August 4, 2011
Cloud Computing – A Blessing or a Curse?
There’s no doubt that cloud computing has made a huge splash in our technologically ubiquitous society. Its benefits help businesses with productivity and give consumers more convenience about back-ups and data storage. Still, there are a few issues that should be addressed for anyone, whether a business owner or average Joe computer user, before making the jump to any cloud computing solution.
The popular concept of cloud computing involves offloading and archiving pertinent files and data to an off-site 3rd party company which guarantees virtually 100% uptime and secure access anytime anywhere. The problem is that you’re basically having another entity hang on to your confidential information which reduces the amount of control you have over that information. In addition, you have no idea where your information is being stored.
What if, for example, your data is managed by a 3rd party cloud service company whose computer servers are located in Niger and due to an anti-government uprising, the cloud company’s infrastructure is compromised? You would have no idea whether your data was saved and moved to another location or if the data itself was possibly compromised by unauthorized parties. Granted, the chance of this happening is probably low but the big picture is that you’re virtually powerless in safeguarding your own information against issues from the external environment. Regarding Murphy’s Law, many cloud service companies pitch a near-100% uptime guarantee but there is still a chance the service could be unavailable (due to system malfunctions or maintenance) during the time when you need it the most.
Using cloud services also presents a potential legal headache for both you and the hosting company. For example, cloud service provider Dropbox recently experienced a security breach in which all accounts were accessible by entering ANY password for approximately four hours. While Dropbox was able to rectify the issue promptly, one of their users is now filing a lawsuit for the security issue.
What if you had personal (or company) information that was compromised? What legal recourse would you have? Basically it means there would be extra work for you (and your legal team) having to deal with straightening things out, (such as breach of contract and/or having to find another cloud service provider). For cloud service users looking to store music into their respective digital lockers, external parties such as music label companies have raised a legal uproar about Amazon’s cloud music service which could make it difficult, in the long-run, about what type of data can be stored on a cloud.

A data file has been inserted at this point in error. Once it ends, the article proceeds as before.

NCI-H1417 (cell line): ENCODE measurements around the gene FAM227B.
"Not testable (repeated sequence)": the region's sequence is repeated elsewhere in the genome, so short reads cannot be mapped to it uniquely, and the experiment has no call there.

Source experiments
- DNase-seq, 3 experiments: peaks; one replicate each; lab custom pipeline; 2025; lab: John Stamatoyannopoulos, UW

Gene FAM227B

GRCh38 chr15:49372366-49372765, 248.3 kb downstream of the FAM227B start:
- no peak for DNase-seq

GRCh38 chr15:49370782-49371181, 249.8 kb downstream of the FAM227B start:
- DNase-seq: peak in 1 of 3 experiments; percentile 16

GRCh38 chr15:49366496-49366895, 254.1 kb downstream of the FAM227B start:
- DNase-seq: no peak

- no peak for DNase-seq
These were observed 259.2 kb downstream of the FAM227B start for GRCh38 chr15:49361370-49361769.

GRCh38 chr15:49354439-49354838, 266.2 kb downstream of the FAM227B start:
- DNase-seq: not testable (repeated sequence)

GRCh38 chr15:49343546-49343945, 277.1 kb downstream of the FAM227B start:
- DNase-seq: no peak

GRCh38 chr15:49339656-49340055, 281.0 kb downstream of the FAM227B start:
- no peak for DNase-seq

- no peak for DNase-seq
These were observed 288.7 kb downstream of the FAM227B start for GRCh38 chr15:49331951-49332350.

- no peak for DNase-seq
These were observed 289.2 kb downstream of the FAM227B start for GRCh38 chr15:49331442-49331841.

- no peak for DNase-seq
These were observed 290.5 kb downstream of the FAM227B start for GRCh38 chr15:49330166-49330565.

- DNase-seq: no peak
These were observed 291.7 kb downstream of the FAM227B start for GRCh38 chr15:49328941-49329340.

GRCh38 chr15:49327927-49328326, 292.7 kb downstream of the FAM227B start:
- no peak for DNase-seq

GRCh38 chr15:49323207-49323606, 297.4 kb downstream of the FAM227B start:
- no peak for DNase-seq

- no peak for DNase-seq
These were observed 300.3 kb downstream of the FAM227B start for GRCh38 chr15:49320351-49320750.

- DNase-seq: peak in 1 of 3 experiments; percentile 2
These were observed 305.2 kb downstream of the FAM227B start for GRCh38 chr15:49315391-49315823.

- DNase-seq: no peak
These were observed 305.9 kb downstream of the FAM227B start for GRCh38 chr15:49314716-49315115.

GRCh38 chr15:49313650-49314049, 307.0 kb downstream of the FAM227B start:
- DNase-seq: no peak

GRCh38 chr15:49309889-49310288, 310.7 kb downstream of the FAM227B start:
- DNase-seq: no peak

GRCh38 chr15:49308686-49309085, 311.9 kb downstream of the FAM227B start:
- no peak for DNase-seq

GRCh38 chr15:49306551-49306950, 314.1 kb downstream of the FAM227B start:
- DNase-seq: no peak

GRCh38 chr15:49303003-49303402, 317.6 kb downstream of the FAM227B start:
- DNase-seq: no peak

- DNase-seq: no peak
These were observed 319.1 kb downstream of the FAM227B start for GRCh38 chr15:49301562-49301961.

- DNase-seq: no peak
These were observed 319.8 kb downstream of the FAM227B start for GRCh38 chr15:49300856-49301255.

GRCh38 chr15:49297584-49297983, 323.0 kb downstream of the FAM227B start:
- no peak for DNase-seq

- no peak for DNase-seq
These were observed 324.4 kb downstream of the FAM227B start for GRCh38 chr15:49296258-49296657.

While there is zero way to completely prevent any type of cloud service issue, there are a few steps you can take to minimize the chance of having one of these issues compromise your confidential personal or business information.
First, it would be logical to adopt a “Don’t keep all your eggs in one basket” approach which means only uploading the pertinent data that needs to be accessible to the necessary company personnel.
For example, if you have sales personnel traveling to Europe for a trade show and they need cloud access, it would be wise to not leave your Finance, Competitive Strategy and Company Financial Statements available on the cloud.
You can also specify exactly, which employee(s) are allowed access to your cloud servers and make them aware of the heightened security involved with such access. (Increased accountability with updated IT security access/policies)
Next, you can also use a 3rd party encryption program such as True Crypt and encrypt all information before uploading it to your cloud service. This provides redundant security on two counts.
First, your data would be useless if intercepted (in any way) by unauthorized parties. (unless they can break through True Crypt’s ridiculously-tough encryption)
Second, if the cloud service’s infrastructure is compromised, your information is still useless to anyone except you or your employees. You can also save a copy of all your confidential information on your own secure personal or company network which provides an alternative access point in case the cloud service goes down for any reason.
The big picture is that with all this technology that’s continuously revolutionizing our personal and company lives, you should always approach new technological solutions with a balanced perspective, weighing both the pros and cons while considering what steps can be taken to keep your digital life secure.